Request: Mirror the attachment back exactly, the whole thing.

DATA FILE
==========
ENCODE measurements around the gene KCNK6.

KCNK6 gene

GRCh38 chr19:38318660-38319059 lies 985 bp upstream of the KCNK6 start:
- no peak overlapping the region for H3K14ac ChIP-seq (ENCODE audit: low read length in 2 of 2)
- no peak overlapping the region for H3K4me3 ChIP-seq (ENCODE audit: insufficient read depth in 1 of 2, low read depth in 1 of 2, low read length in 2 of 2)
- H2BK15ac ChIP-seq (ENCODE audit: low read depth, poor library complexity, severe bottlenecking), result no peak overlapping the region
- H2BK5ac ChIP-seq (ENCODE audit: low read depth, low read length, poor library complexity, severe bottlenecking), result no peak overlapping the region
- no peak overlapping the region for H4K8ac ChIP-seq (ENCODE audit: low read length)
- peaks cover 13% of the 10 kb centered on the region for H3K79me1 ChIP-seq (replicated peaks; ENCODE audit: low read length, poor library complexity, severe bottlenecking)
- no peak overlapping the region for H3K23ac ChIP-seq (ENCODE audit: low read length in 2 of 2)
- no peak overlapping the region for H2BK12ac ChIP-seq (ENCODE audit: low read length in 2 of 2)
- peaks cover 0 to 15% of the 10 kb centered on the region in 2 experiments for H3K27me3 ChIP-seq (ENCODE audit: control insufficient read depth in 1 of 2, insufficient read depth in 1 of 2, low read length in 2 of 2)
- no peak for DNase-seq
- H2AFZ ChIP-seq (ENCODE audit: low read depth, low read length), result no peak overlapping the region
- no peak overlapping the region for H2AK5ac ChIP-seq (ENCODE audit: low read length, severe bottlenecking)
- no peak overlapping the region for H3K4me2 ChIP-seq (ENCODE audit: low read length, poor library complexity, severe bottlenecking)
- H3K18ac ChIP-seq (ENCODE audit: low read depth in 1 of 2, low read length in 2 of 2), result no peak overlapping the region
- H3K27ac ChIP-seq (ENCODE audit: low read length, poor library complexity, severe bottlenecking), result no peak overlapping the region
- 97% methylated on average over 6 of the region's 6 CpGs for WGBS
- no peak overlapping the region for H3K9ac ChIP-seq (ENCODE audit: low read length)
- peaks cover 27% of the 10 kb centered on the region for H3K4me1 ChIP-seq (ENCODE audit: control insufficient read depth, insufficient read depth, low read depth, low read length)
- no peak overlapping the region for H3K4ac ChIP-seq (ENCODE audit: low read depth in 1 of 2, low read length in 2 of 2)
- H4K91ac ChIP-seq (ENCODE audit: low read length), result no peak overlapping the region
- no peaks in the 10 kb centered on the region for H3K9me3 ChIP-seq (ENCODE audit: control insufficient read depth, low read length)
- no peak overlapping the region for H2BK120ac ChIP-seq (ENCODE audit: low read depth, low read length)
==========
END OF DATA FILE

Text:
ENCODE measurements around the gene KCNK6.

KCNK6 gene

GRCh38 chr19:38318660-38319059 lies 985 bp upstream of the KCNK6 start:
- no peak overlapping the region for H3K14ac ChIP-seq (ENCODE audit: low read length in 2 of 2)
- no peak overlapping the region for H3K4me3 ChIP-seq (ENCODE audit: insufficient read depth in 1 of 2, low read depth in 1 of 2, low read length in 2 of 2)
- H2BK15ac ChIP-seq (ENCODE audit: low read depth, poor library complexity, severe bottlenecking), result no peak overlapping the region
- H2BK5ac ChIP-seq (ENCODE audit: low read depth, low read length, poor library complexity, severe bottlenecking), result no peak overlapping the region
- no peak overlapping the region for H4K8ac ChIP-seq (ENCODE audit: low read length)
- peaks cover 13% of the 10 kb centered on the region for H3K79me1 ChIP-seq (replicated peaks; ENCODE audit: low read length, poor library complexity, severe bottlenecking)
- no peak overlapping the region for H3K23ac ChIP-seq (ENCODE audit: low read length in 2 of 2)
- no peak overlapping the region for H2BK12ac ChIP-seq (ENCODE audit: low read length in 2 of 2)
- peaks cover 0 to 15% of the 10 kb centered on the region in 2 experiments for H3K27me3 ChIP-seq (ENCODE audit: control insufficient read depth in 1 of 2, insufficient read depth in 1 of 2, low read length in 2 of 2)
- no peak for DNase-seq
- H2AFZ ChIP-seq (ENCODE audit: low read depth, low read length), result no peak overlapping the region
- no peak overlapping the region for H2AK5ac ChIP-seq (ENCODE audit: low read length, severe bottlenecking)
- no peak overlapping the region for H3K4me2 ChIP-seq (ENCODE audit: low read length, poor library complexity, severe bottlenecking)
- H3K18ac ChIP-seq (ENCODE audit: low read depth in 1 of 2, low read length in 2 of 2), result no peak overlapping the region
- H3K27ac ChIP-seq (ENCODE audit: low read length, poor library complexity, severe bottlenecking), result no peak overlapping the region
- 97% methylated on average over 6 of the region's 6 CpGs for WGBS
- no peak overlapping the region for H3K9ac ChIP-seq (ENCODE audit: low read length)
- peaks cover 27% of the 10 kb centered on the region for H3K4me1 ChIP-seq (ENCODE audit: control insufficient read depth, insufficient read depth, low read depth, low read length)
- no peak overlapping the region for H3K4ac ChIP-seq (ENCODE audit: low read depth in 1 of 2, low read length in 2 of 2)
- H4K91ac ChIP-seq (ENCODE audit: low read length), result no peak overlapping the region
- no peaks in the 10 kb centered on the region for H3K9me3 ChIP-seq (ENCODE audit: control insufficient read depth, low read length)
- no peak overlapping the region for H2BK120ac ChIP-seq (ENCODE audit: low read depth, low read length)